Well, he moved to Canada.





Pete O'Hanlon wrote: Well, he moved to had to move to Canada
FTFY





If I were in Syria...
But true, a part of the move was worrying the my MS may develop into a less benign form.





Hey leppie How are things going in the land of sun, skies and braai?
I've been busy man, haven't been on CP for sometime. Like Pete already said, I've moved back to Canada, I've been here since May and I can't wait for my wife and kids to catch up come this September





Mustafa Ismail Mustafa wrote: How are things going in the land of sun, skies and braai?
No sun, no blue skies, but still braaiing
I have been tempted to immigrate to Canada for a long time. One day I guess





I was raised here, I love it. I can actually say that I feel like I'm back home.





Maybe one day I will call it home too.





It is well known that a number is divisible by 9 if and only if its digital root is 9.
Less well known is that a similar trick kind applies to numbers other than 9, but doesn't really work out.
In order to make this trick "work" (I'll get to why it sometimes doesn't) for number k , the digit at position i has to be multiplied by base^i  [the biggest multiple of k <= base^i] before adding it to the (modified) digital sum.
For example for k = 7, base = 10 , you'd multiply the ones position by 3, the tens position by 2, the hundreds position by 6, and so forth (3, 2, 6, 4, 5, 8, then it repeats).
It does transform every multiple of 7 into a multiple of 7 (and every nonmultipleof7 into a nonmultipleof7), but it can be the same number, for example 14: 3 * 4 + 2 * 1 = 14, or it can even be a bigger number, for example 9.
But we're programmers, so the base isn't 10. It can be 16. 6 * 6 = 36, so every (positive integer) power of 16 ends in a 6, which means that the nearest lower multiple of 5 is only 1 away. So for k = 5 , it works out to a factor of 1 at every position.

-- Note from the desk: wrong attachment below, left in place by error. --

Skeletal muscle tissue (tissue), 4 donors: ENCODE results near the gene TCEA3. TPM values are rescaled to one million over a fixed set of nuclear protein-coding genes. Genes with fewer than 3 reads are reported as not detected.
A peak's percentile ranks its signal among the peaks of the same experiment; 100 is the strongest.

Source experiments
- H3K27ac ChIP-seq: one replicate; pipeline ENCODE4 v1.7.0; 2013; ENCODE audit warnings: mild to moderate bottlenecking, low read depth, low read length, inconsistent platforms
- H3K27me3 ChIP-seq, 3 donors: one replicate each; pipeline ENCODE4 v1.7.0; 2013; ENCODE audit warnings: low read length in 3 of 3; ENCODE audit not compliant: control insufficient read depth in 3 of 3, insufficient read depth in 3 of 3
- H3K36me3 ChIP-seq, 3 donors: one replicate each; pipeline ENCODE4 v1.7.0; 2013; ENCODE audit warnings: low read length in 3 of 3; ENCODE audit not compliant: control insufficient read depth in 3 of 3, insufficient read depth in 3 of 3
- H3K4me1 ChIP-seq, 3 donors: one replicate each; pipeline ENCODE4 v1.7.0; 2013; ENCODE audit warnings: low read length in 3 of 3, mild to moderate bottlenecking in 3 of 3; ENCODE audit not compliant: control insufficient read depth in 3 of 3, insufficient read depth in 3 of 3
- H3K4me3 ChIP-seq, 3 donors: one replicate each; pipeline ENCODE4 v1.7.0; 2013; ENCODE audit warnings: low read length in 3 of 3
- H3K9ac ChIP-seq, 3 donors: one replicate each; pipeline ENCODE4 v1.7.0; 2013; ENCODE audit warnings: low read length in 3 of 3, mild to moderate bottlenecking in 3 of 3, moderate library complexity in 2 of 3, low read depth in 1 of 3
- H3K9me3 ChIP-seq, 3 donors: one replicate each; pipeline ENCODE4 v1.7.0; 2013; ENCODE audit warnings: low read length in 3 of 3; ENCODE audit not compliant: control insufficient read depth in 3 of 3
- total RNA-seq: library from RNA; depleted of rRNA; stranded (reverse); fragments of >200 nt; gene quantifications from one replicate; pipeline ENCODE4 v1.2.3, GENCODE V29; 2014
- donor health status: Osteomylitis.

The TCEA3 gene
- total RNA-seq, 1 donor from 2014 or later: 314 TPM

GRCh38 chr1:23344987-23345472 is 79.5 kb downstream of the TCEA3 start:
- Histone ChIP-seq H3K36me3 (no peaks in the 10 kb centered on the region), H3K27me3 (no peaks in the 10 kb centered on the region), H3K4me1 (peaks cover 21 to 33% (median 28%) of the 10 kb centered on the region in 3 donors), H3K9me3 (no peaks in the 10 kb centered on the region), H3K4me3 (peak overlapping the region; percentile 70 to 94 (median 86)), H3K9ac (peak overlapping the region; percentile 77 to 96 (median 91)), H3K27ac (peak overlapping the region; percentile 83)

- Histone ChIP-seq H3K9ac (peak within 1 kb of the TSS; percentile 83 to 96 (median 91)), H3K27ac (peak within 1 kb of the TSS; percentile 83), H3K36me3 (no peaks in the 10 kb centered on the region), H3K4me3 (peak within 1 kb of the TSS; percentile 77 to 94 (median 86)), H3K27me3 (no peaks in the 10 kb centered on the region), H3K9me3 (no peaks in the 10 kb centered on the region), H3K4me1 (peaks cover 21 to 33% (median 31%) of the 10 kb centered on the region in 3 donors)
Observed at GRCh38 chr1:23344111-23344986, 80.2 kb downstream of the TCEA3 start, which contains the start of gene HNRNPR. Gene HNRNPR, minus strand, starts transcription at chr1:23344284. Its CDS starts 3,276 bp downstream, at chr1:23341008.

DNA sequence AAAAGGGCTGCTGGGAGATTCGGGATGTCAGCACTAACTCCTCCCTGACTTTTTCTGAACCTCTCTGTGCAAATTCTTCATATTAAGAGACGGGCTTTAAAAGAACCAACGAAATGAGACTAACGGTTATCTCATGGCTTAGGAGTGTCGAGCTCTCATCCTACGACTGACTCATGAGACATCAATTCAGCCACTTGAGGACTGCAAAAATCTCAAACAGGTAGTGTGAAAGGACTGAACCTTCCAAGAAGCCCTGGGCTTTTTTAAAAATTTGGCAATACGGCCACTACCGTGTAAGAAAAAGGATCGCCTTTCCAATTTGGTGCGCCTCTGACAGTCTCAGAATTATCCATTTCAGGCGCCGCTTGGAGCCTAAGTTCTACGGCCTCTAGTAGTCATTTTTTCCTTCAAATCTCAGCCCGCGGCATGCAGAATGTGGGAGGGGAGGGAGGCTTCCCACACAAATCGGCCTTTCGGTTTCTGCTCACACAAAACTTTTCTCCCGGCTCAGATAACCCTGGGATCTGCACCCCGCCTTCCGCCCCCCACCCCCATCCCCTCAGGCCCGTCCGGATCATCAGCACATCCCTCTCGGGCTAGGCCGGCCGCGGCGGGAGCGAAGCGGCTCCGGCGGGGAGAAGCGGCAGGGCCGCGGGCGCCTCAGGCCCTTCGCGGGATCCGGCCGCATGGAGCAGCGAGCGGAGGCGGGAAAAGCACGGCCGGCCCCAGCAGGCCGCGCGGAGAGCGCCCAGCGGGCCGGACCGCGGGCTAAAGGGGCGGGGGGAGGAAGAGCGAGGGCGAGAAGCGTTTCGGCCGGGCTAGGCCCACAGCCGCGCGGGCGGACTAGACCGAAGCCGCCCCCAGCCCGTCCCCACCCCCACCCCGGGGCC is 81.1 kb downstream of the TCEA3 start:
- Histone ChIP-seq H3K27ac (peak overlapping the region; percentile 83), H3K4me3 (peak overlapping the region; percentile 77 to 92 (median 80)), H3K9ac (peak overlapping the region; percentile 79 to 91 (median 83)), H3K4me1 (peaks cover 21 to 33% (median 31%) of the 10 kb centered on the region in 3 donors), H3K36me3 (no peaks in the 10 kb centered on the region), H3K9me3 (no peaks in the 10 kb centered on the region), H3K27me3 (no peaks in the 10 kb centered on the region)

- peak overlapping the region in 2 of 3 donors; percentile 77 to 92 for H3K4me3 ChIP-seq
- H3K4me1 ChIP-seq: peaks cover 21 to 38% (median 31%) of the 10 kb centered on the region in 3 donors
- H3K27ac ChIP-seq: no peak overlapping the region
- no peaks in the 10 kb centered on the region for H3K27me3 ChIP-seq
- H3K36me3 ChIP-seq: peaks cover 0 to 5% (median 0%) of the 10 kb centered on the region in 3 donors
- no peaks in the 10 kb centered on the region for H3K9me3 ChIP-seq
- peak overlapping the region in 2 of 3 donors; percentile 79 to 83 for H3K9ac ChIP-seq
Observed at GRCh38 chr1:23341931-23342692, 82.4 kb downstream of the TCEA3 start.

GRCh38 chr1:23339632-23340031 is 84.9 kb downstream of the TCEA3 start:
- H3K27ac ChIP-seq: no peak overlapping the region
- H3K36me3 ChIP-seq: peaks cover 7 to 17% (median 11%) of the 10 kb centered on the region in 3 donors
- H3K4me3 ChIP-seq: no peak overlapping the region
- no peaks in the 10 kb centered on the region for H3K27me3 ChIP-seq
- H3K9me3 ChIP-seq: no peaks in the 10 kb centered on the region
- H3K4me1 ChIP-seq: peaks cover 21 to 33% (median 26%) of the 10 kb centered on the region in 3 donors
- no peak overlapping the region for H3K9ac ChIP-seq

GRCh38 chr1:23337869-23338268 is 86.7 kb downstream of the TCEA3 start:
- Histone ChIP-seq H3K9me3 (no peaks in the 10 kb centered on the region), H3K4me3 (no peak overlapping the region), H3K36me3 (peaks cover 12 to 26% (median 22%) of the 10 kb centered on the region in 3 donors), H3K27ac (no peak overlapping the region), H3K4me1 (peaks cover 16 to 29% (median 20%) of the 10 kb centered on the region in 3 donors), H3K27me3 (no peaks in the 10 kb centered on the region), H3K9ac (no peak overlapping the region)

Even better, 16^n1 is divisible by 15^{*}, so for base 16, k = 15 works out well too, with a factor of 1 at every position. This leads to the following algorithm:
static bool IsMultipleOf15(int x)
{
const ulong lookuptable = 0x1000200040008001;
int t = (x & 0x0F0F0F0F) + ((x & unchecked((int)0xF0F0F0F0)) >> 4);
t = (t & 0x001F001F) + ((t & 0x1F001F00) >> 8);
t = (t & 0x0000003F) + ((t & 0x003F0000) >> 16);
t = (t & 0xF) + ((t & 0x70) >> 4);
return ((lookuptable >> t) & 1) != 0;
}
15, of course, has factors 3 and 5, so the same code works to test for divisibility by 3 or 5 just by changing the lookup table to 0x9249249249249249 or 0x1084210842108421 , respectively (the two of those ANDed together gives the lookup table for 15, of course). I haven't encountered a situation where this is useful; modulo by a constant is optimized by every sane compiler so this is never an optimization, just a curiosity (or perhaps something to torture interviewees with).
* I'm not really sure why  anyone? it looks like a weird mutant of x*x=1+(x1)(x+1) to me, but as far as I can tell, it's not exactly that.





harold aptroot wrote: I haven't encountered a situation where this is useful
Euler question #1





Well, I'm not sure. It can be used there, but afaict there is no advantage over doing it the normal way.





OK I figured out why 16^n1 is divisible by 15: apply x*x=1+(x1)(x+1) twice. I don't know why I didn't see this yesterday.
Let k = n / 2 ,
(16^k * 16^k  1) / 15 =
// use x*x=1+(x1)(x+1) to absorb the 1
(16^k  1) * (16^k + 1) / 15 =
// factor out 16^2 in the first part (!!)